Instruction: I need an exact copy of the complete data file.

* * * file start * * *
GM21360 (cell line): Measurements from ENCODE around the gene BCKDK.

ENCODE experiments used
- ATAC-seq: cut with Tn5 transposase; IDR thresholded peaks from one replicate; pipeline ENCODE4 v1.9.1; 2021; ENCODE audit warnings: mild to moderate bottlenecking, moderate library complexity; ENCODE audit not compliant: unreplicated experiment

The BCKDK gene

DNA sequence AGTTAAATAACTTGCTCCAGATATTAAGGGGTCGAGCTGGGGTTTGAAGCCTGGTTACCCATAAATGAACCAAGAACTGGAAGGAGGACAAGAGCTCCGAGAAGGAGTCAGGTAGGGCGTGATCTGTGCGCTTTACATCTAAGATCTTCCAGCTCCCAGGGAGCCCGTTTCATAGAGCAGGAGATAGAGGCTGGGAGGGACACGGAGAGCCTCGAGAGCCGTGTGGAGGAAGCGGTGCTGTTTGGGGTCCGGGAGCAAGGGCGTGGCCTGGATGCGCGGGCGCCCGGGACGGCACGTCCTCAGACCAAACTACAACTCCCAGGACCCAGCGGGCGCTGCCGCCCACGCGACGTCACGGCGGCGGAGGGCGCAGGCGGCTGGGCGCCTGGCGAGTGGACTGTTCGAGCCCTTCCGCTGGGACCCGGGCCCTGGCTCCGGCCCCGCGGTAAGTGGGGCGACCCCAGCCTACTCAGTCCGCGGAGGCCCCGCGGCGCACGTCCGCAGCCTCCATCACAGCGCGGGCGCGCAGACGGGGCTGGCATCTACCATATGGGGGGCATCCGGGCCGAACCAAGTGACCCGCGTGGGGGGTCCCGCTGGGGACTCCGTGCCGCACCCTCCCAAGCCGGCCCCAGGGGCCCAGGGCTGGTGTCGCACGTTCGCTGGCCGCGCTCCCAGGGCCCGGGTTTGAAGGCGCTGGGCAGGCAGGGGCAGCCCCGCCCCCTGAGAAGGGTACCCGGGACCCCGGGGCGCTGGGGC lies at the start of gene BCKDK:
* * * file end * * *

GM21360 (cell line): Measurements from ENCODE around the gene BCKDK.

ENCODE experiments used
- ATAC-seq: cut with Tn5 transposase; IDR thresholded peaks from one replicate; pipeline ENCODE4 v1.9.1; 2021; ENCODE audit warnings: mild to moderate bottlenecking, moderate library complexity; ENCODE audit not compliant: unreplicated experiment

The BCKDK gene

DNA sequence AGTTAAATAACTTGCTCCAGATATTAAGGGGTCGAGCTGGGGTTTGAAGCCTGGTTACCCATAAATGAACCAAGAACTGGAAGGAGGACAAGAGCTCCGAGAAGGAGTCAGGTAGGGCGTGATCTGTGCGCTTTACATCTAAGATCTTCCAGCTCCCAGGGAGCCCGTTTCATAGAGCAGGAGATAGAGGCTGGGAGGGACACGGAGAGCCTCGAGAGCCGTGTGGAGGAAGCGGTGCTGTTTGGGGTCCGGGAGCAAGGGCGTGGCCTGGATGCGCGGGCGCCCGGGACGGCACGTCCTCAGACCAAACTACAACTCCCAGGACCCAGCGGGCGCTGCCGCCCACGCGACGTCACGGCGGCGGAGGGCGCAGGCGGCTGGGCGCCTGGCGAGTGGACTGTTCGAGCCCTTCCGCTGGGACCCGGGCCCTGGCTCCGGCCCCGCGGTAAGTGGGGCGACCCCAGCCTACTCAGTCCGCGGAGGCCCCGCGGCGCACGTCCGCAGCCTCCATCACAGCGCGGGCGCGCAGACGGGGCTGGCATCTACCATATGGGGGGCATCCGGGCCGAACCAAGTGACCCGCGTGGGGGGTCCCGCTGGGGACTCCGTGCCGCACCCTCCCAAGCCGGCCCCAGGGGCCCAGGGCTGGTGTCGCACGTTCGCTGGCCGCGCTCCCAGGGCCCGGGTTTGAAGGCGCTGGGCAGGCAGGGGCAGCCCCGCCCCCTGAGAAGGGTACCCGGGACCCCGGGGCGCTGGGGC lies at the start of gene BCKDK: